Quinn H.E.,University of Sydney |
Snelling T.L.,University of Western Australia |
Habig A.,National Center for Immunisation Research and Surveillance of Vaccine Preventable Diseases and |
Chiu C.,University of Sydney |
And 2 more authors.
Pediatrics | Year: 2014
BACKGROUND: Although recommended for almost a decade, evidence for field effectiveness of vaccinating close adult contacts of newborn infants against pertussis ("cocooning") is lacking. We evaluated the impact of a government-funded cocoon program during a pertussis epidemic in New South Wales, Australia.METHODS: We matched all New South Wales laboratory-confirmed pertussis cases aged <4 months with onset between April 1, 2009, to March 30, 2011 to controls from the state birth register by date of birth and area of residence. Parental vaccine receipt was by self-report, with a subset verified. Parents were considered "immunized" if vaccinated ≥4 weeks before case symptom onset. The effectiveness of parental immunization (versus neither vaccinated) was quantified as (1 - odds ratio) × 100%.RESULTS: Case households had fewer immunized mothers (22% vs 32%) or fathers (20% vs 31%) but were more likely to include additional and older children. After adjustment, when both parents met our definition of immunized, risk of pertussis at<4 months of age was reduced by 51% (95% confidence interval 10% to 73%). Maternal vaccination prepregnancy and an immunized father reduced the risk by 51% (95% confidence interval 0% to 76%).CONCLUSIONS: Timely parental pertussis boosters provided significant protection. Evidence of protection from maternal vaccination prepregnancy is biologically plausible, and more precise data on the magnitude and duration of this is important for future policy recommendations. Copyright © 2014 by the American Academy of Pediatrics.
PubMed | National Center for Immunisation Research and Surveillance of Vaccine Preventable Diseases and
Type: Journal Article | Journal: Pediatrics | Year: 2014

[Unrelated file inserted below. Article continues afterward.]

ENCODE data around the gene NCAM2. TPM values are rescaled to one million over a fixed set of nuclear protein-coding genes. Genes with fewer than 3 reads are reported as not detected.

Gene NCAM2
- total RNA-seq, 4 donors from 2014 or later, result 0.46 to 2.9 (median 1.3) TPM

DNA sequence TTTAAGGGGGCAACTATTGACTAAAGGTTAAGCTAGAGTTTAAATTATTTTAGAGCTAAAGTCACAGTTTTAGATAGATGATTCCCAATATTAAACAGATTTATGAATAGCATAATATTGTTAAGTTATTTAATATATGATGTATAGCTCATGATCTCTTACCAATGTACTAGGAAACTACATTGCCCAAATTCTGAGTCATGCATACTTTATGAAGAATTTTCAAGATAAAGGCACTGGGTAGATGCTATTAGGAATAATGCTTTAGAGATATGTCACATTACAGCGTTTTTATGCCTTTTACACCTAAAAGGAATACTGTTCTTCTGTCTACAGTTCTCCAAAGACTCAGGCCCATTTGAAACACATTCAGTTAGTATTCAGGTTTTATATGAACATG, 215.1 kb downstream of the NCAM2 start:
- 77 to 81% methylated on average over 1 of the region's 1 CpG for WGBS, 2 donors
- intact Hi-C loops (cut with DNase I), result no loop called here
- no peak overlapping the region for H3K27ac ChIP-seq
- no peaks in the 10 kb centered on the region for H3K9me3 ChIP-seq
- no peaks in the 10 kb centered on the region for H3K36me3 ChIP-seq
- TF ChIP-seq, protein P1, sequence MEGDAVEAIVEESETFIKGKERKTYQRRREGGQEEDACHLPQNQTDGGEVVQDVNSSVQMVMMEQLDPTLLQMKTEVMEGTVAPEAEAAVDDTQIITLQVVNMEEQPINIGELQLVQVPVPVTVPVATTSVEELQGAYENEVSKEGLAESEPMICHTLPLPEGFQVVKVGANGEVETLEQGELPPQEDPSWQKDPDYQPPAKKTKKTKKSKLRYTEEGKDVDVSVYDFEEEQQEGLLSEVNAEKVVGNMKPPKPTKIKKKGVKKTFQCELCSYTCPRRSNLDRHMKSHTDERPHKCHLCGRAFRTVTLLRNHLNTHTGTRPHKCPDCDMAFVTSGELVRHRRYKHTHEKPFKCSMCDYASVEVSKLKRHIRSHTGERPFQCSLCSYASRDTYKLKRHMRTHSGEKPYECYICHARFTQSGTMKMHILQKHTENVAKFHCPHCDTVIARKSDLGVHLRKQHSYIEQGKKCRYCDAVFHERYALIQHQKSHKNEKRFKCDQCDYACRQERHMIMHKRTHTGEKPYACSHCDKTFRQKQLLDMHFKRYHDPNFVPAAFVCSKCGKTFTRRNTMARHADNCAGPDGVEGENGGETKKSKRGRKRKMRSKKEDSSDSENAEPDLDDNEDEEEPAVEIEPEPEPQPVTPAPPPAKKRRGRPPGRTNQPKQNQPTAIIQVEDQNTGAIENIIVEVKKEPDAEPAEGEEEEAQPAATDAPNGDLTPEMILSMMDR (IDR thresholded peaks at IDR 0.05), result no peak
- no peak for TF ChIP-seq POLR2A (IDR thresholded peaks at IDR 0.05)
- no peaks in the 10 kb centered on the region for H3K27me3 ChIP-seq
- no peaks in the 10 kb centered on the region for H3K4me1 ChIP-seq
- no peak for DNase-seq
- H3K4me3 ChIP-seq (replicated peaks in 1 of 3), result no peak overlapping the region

Data on the effectiveness of the diphtheria-tetanus-acellular pertussis (DTaP) vaccine in the first 4 years of life are sparse. We evaluated the vaccine effectiveness (VE) of 1 and 2 doses of DTaP before 6 months of age and of 3 doses from 6 months of age in Australia, where, since 2003, a fourth dose is not given until 4 years.We matched reported pertussis cases aged 2 to 47 months between January 2005 and December 2009 to controls from a population-based immunization register by date of birth and region of residence. VE by number of doses and age group was calculated as (1 - odds ratio) 100%.VE against hospitalization increased from 55.3% (95% confidence interval [CI], 42.7%-65.1%) for 1 dose before 4 months of age to 83.0% (95% CI, 70.2%-90.3%) for 2 doses before 6 months. The VE of 3 doses of DTaP against all reported pertussis was 83.5% (95% CI, 79.1%-87.8%) between 6 and 11 months, declining to 70.7% (95% CI, 64.5%-75.8%) between 2 and 3 years of age and 59.2% (95% CI, 51.0%-66.0%) between 3 and 4 years of age.DTaP provided good protection against pertussis in the first year of life from the first dose. Without a booster dose, the effectiveness of 3 doses waned more rapidly from 2 to 4 years of age than previously documented for children >6 years of age who had received 5 doses.